When looking into getting a mortgage, whether it’s your first or the 31st, you will undoubtedly come across the phrase loan to value. But what what does loan to value mean in mortgage terms? In this blog we will go through the ins and outs of loan to values and the best way to get information about loan to value limits with your mortgage.
What Is Loan To Value
Perhaps one on the most important fundamentals of a mortgage, yet also one of the most misunderstood elements. Loan to value or (LTV) is a major deciding factor of how much mortgage you actually need to secure from a bank, how much income you need to be in receipt of to achieve the mortgage, and the amount of deposit you need to mortgage the property.
So what does loan to value mean? LTV is the loan or mortgage that you need compared to the value of the property. So essentially, what value is left over once you have deducted your deposit from the total value of the property. It’s as simple as that really. The loan you need compared to the value of the house or flat.
How To Work Out Loan To Value
How is loan to value ratio calculated then? This can be a simple thing to calculate if you have the right guidance or a very difficult thing if you don’t speak to a professional before. The best thing you can do to find out how to accurately calculate loan to value is give a mortgage professional a quick call and they will be able to go through your deposit figures and property prices to give you an accurate figure. In the meantime, here is a simplified breakdown of how to work out LTV mortgage with some useful examples.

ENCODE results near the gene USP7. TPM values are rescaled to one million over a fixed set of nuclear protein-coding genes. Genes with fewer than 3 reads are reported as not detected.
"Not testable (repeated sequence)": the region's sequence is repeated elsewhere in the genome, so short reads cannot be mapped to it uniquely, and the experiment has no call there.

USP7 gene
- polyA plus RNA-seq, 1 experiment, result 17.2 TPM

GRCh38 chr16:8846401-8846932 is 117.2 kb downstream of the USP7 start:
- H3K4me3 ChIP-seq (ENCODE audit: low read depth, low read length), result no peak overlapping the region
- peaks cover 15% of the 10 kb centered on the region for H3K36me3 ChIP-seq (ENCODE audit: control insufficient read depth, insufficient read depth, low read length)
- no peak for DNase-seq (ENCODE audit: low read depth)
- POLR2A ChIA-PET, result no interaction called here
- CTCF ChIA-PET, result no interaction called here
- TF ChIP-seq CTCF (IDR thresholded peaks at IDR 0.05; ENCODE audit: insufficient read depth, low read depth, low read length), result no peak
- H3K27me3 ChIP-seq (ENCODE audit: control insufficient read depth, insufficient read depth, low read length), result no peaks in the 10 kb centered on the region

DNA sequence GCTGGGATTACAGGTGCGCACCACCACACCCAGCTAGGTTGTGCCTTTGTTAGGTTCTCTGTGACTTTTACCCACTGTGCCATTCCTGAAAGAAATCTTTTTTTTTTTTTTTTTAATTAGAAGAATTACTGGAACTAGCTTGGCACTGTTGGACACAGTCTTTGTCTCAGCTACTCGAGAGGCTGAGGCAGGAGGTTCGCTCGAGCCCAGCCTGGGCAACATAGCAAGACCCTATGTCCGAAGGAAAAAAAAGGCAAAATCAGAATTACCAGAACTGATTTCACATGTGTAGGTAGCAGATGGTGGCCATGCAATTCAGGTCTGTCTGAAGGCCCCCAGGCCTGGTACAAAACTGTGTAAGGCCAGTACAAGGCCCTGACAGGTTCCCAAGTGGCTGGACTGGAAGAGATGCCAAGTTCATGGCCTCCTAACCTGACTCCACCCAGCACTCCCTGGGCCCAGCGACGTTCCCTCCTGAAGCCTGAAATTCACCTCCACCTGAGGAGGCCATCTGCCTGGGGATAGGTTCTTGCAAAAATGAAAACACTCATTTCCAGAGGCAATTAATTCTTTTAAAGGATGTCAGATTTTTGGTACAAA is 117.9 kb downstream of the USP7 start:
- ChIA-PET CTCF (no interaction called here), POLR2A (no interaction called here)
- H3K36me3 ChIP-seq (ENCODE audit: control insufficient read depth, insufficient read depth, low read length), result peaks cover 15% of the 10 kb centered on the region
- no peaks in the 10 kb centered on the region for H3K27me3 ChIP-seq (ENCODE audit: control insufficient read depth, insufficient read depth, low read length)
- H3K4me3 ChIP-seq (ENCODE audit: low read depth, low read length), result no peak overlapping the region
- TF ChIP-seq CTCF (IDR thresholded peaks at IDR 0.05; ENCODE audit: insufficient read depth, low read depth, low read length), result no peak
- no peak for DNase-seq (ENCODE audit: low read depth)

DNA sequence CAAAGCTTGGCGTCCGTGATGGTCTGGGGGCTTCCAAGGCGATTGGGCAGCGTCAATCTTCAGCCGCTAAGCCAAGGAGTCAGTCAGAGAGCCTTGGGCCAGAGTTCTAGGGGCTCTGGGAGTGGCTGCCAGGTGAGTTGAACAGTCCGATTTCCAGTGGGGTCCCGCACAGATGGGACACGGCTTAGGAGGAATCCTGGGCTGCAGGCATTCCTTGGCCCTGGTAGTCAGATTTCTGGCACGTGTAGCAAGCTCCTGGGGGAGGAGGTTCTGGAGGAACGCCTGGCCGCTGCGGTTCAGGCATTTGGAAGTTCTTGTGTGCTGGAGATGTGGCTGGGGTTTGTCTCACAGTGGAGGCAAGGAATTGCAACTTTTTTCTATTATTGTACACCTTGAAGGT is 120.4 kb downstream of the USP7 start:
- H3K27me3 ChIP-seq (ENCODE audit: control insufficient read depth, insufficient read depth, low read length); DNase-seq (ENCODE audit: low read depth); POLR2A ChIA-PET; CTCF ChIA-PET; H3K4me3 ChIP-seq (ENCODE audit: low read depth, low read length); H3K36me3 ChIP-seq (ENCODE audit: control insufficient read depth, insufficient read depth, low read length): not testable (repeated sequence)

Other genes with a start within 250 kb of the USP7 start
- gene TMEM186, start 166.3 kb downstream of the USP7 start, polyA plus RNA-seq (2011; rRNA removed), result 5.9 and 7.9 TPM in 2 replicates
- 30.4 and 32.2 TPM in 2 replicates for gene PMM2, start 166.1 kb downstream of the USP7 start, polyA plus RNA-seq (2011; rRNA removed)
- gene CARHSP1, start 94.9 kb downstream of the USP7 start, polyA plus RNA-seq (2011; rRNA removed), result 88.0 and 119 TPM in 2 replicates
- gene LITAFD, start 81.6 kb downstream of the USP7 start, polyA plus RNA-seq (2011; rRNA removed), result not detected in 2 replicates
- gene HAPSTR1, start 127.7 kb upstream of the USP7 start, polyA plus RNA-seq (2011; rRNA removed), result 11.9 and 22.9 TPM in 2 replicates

Example Of LTV Mortgage 1
The first thing to do is to think of a property as one whole thing (100%). If we wanted to buy a house that was £400,000 the 100% value would be £400,000. Let’s say that you had £60,000 deposit available as a deposit. This could be from your own savings, a family gift (if you are lucky!), or from the sale of another property in the background. By deducting your deposit from the 100% value of the property (£400,000), you would be left with £340,000. This £340,000 would be the mortgage that you would need to secure with the help of a professional advisor.
Ok, so now we know the mortgage you need and the deposit you are putting down. So where does LTV come in to things? The LTV figure if the percentage of the 100% value of the property that your mortgage is. This can be worked out the following way:
- The best way how to calculate ltv mortgage is by first taking the 100% value (£400,000)
- Then take the mortgage required amount (£340,000) and divide it by the 100% value (£400,000)
- This will leave you with 0.85
- Then multiply 0.85 by 100 which will leave you with 85
- Add a % after the 85 and you will get the LTV 85%
- To work out the percentage value of your deposit just take the 85% LTV away from the 100% total value which will leave 15%
- Your deposit is 15% and your LTV is 85%
Example of LTV Mortgage 2
Let’s look at another example with a larger purchase price to make it a little bit more tricky.
- You are looking to buy a property valued at £1.6 million (100%)
- Your deposit is £250,000 from the sale of another property. The mortgage required is £1,600,000 subtract £250,000 which leaves £1,350,000
- What is the ltv and what is the deposit percentage?
- Firstly divide £1,350,000 (mortgage required) by £1,600,000 (Full purchase price) which would leave 0.84375
- Multiply 0.84375 by 100 which gives you 84.37
- Add a % sign to the end and your LTV will be 84.37%
- Take 84.37 (LTV) from 100 (Full value of property) and you will be left with 15.63% (Your deposit)
What Is A Good Loan To Value Ratio UK?